• Hiding the damage caused by pursuing unviable mergers and acquisitions
  • Exaggerating Revenues
  • Theft by Promoters
  • Extortion by powerful third parties.

Saurabh briefly touched upon the macro environment in the context of accounting. He persuaded us to see the disconnect between economic realities, such as low plant load factors, falling occupancies in luxury hotels and juxtaposed this with the exuberance in the financial markets.

The speaker again drilled down in the audience minds that some of the largest companies (part of the Nifty index), have patently false balance sheets. Some of the management commentaries, in the eyes of the seasoned analyst, are worthy of laughter. Some of the balance sheets are so asset-heavy that they hesitate to write-down unworthy assets. A write-down would trigger loan default and the company would collapse like a house of cards. To keep the charade going, the management would weave new stories and figures in its annual reports each year.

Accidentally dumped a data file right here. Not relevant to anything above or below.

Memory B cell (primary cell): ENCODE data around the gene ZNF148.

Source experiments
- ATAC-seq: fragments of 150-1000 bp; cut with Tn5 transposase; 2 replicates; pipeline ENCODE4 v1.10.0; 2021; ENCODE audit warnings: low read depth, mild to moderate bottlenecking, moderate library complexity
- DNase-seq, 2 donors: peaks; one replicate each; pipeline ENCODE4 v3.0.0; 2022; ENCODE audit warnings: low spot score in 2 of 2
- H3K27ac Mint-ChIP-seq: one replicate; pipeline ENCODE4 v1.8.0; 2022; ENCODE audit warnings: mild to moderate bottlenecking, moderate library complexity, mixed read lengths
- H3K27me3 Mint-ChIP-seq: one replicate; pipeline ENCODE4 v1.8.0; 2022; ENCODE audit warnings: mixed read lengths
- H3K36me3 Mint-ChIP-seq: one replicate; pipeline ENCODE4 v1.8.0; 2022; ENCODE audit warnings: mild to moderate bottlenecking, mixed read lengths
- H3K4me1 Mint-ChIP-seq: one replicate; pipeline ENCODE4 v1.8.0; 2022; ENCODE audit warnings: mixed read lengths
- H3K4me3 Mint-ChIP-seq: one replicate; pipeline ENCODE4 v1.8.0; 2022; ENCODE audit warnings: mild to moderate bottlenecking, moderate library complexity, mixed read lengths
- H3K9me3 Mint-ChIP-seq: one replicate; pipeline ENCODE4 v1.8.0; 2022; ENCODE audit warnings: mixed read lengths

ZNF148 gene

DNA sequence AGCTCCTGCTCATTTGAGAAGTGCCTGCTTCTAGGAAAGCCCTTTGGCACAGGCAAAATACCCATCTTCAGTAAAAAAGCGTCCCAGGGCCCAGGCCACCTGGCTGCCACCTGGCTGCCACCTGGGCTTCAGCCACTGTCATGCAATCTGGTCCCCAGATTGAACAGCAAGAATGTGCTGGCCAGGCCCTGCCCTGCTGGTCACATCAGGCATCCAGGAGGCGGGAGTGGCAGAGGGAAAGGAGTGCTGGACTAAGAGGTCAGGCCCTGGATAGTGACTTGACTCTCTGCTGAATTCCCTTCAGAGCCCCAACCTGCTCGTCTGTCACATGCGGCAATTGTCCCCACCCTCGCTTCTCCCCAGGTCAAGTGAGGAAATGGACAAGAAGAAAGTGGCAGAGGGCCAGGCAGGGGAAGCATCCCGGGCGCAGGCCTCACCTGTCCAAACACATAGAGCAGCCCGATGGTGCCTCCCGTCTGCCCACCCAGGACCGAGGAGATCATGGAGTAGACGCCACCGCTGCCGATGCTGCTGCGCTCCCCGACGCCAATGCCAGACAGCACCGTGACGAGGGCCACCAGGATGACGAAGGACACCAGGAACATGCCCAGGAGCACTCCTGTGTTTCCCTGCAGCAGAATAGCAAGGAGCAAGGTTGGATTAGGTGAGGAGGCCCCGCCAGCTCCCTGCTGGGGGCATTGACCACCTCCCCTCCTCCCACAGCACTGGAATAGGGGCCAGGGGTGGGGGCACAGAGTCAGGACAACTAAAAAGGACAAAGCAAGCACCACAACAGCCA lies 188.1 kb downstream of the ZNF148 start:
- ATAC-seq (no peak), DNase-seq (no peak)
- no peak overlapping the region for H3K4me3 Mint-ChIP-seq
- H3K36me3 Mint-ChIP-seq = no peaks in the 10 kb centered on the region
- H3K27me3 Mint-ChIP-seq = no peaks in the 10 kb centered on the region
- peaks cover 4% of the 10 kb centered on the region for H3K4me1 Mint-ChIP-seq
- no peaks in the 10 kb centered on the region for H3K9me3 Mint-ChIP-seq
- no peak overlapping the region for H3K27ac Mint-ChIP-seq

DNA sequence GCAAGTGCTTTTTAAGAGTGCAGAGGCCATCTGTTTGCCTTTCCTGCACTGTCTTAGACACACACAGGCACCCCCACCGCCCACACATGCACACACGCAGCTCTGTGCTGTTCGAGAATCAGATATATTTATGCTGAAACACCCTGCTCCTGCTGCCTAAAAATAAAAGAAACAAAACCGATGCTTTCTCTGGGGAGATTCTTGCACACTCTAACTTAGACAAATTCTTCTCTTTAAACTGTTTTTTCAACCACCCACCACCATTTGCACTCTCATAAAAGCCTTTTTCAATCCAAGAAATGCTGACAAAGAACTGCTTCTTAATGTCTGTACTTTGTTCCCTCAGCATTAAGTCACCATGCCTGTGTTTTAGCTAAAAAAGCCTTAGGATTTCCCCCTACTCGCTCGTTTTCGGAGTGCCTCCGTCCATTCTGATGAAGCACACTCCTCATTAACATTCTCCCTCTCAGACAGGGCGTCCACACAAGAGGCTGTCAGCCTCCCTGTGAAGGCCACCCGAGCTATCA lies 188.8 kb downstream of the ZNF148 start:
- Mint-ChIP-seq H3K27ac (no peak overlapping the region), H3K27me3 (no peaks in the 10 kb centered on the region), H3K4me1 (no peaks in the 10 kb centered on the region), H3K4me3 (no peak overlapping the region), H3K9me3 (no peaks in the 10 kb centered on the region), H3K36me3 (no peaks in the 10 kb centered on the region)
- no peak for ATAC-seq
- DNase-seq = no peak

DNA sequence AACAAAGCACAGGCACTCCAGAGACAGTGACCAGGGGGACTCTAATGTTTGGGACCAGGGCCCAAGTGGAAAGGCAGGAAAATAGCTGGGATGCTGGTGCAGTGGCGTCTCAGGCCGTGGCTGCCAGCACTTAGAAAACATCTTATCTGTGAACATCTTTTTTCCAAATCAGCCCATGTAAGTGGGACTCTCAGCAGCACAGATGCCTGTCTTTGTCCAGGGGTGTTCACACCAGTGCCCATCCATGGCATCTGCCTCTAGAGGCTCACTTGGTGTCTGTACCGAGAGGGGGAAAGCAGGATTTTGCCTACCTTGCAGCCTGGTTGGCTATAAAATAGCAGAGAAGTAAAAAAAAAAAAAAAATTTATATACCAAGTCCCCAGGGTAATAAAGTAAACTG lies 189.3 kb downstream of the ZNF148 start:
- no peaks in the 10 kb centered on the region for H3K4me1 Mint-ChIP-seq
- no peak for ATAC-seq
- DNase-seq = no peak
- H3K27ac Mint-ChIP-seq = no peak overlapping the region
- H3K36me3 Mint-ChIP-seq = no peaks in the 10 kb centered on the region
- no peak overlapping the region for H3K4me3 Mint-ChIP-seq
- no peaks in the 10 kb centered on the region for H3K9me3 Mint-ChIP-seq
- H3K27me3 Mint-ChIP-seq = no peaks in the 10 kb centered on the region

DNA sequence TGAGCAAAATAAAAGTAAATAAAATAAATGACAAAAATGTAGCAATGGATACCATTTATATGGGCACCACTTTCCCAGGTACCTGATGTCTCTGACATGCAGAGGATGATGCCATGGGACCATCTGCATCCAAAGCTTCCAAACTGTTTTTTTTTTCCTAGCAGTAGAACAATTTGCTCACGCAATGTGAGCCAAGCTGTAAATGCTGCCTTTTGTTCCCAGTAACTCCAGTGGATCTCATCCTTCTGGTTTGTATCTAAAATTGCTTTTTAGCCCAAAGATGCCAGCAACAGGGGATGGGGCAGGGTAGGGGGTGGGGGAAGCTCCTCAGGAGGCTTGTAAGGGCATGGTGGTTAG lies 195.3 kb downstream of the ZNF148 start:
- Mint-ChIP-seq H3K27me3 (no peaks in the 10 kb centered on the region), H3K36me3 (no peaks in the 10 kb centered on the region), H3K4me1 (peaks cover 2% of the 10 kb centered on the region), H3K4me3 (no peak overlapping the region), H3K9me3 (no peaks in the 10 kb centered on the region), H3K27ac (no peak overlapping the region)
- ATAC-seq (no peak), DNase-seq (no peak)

The Nifty complex is crowded with companies that derive mileage by its proximity to the government. About 70% of Nifty companies operate in traditional sectors which are monopolised by the government in terms of licenses and access. For instance, companies in power, infrastructure or financial services. It is an indication that these companies are under great pressure to manipulate the presentation of facts and figures.

As a test experiment, one can look at the quarterly results in the run up to a QIP or IPOs. Revenues and profits would be boosted. Once the IPO/QIPs materialised, the result in the following quarters would fall precipitously – as the unwinding of inflated figures takes place.

Another illuminating finding is that IPOs have barely made money for Indian investors. Yet, the frenzy around IPOs hardly abate. As per Ambit research, barely 15% of IPOs, makes inflation adjusted return. Nevertheless, the public chases IPOs with a frenzy that is unwarranted.

How do you spot cooking the books?